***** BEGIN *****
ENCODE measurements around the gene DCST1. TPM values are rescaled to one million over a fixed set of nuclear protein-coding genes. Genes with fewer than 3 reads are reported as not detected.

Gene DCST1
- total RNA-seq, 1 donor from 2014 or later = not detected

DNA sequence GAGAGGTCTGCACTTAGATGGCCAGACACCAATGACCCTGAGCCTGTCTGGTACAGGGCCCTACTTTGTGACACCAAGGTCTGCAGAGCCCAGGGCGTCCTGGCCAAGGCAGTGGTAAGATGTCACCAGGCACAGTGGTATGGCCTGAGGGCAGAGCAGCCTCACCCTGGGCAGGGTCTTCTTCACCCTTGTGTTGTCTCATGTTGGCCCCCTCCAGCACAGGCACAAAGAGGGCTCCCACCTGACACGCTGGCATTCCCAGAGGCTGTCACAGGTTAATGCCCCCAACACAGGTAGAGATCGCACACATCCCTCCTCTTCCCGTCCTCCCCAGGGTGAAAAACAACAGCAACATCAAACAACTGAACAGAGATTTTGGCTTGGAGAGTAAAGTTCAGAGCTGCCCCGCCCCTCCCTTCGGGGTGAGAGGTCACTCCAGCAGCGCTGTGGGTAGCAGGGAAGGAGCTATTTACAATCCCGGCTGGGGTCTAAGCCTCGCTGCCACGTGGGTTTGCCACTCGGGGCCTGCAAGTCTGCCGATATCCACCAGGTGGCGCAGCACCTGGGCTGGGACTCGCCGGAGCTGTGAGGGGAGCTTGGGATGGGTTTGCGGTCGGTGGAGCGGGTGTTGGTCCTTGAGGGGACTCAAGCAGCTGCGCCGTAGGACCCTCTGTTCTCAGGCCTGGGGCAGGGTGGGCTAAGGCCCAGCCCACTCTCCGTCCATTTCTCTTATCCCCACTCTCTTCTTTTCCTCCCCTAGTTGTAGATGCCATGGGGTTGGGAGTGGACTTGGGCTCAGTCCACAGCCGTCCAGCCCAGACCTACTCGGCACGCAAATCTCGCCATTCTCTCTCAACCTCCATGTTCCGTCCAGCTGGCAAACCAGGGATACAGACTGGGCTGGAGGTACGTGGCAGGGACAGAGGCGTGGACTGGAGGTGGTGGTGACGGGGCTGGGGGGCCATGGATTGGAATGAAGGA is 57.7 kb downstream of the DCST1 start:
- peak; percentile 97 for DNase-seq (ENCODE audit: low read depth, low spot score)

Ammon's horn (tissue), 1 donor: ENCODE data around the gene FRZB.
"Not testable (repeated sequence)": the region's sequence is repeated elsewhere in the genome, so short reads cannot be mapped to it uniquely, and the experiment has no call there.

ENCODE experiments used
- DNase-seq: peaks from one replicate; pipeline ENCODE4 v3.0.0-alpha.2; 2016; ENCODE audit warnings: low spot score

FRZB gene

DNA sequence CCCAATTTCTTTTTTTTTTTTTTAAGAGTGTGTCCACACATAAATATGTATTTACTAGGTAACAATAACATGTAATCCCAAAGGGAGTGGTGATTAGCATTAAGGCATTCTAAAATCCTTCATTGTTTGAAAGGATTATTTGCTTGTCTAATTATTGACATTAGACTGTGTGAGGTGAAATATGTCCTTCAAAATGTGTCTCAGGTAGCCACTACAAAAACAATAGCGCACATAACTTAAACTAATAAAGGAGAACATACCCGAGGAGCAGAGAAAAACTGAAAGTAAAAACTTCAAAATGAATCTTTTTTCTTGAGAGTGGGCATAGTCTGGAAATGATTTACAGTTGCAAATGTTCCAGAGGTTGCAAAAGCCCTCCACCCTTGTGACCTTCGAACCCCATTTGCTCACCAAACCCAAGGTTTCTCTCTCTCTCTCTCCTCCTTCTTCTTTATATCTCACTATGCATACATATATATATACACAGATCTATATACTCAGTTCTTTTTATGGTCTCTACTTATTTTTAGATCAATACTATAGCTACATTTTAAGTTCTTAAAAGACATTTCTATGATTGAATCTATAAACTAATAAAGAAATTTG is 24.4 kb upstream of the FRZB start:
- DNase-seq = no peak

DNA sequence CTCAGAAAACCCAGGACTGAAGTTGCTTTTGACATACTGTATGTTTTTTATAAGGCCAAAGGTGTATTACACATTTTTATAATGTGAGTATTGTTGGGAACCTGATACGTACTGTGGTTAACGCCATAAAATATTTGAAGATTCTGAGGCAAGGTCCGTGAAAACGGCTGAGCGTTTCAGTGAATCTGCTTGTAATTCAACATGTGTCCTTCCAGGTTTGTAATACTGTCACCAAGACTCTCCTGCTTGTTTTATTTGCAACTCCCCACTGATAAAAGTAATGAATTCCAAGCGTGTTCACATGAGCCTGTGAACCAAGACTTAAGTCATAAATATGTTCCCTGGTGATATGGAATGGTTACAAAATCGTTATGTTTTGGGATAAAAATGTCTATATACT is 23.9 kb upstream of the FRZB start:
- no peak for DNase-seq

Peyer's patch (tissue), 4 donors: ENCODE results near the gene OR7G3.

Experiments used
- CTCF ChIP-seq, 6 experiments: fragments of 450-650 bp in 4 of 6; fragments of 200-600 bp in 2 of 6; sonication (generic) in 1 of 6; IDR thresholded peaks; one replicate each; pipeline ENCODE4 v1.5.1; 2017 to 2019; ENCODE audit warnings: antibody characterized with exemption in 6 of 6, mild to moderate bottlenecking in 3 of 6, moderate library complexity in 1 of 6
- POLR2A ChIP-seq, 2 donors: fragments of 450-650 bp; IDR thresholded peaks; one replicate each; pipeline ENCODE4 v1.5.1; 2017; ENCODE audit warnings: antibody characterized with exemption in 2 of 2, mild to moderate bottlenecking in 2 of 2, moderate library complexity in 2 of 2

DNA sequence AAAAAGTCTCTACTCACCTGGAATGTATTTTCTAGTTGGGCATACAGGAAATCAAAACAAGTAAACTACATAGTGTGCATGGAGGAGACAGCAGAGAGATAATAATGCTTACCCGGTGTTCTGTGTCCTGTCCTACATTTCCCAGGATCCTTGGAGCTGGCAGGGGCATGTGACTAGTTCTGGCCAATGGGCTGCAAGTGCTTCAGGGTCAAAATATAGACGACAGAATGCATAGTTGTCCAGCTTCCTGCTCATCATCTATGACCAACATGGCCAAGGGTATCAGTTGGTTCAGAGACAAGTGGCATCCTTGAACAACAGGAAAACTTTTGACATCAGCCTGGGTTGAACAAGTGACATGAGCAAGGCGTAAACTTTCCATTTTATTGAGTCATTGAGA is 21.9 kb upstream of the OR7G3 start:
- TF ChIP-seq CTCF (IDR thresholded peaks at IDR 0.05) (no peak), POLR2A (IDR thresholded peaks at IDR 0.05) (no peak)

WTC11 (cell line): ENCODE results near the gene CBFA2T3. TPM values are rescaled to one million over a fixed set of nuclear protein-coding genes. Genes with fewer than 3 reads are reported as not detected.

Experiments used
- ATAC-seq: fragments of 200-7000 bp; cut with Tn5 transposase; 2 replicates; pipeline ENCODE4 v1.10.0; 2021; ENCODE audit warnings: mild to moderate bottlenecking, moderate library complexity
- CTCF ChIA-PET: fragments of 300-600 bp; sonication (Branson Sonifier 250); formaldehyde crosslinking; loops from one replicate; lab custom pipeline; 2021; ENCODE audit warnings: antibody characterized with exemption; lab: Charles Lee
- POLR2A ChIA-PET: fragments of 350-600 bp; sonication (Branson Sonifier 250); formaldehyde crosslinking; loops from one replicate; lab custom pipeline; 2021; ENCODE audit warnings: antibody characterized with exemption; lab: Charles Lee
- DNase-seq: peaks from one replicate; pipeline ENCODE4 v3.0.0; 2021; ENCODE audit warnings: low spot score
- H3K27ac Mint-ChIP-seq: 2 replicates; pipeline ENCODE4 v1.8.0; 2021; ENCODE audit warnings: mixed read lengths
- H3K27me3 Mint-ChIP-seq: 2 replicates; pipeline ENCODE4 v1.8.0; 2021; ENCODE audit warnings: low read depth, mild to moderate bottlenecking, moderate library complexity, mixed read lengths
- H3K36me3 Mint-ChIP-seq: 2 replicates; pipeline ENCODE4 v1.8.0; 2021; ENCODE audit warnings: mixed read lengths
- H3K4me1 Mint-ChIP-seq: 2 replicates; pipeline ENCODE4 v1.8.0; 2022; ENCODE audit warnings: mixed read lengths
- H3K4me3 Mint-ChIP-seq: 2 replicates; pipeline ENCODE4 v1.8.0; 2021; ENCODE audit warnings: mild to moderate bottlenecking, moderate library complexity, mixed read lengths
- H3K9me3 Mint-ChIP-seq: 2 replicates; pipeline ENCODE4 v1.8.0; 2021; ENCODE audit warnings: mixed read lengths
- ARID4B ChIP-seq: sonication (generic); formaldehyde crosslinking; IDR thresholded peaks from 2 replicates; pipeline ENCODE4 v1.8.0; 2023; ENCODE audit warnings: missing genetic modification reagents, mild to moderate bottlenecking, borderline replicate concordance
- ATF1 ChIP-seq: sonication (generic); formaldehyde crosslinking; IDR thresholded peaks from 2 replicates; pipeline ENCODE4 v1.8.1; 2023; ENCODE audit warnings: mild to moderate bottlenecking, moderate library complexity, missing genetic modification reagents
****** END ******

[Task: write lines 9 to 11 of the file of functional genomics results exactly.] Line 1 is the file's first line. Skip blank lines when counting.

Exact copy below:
- DNase-seq: peaks from one replicate; pipeline ENCODE4 v3.0.0-alpha.2; 2016; ENCODE audit warnings: low spot score

FRZB gene

DNA sequence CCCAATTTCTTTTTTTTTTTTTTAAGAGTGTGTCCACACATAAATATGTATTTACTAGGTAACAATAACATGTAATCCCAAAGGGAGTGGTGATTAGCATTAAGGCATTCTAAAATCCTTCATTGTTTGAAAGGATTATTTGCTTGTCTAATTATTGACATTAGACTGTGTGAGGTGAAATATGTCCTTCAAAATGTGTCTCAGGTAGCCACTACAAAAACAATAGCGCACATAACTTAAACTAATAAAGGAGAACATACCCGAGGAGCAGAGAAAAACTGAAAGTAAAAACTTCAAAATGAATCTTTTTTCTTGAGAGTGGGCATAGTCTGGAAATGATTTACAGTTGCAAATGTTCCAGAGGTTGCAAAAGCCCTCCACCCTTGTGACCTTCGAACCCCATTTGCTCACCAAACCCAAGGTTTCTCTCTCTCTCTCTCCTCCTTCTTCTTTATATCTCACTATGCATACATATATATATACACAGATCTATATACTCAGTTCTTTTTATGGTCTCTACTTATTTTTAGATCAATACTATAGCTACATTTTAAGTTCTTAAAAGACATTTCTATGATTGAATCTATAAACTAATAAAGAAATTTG is 24.4 kb upstream of the FRZB start: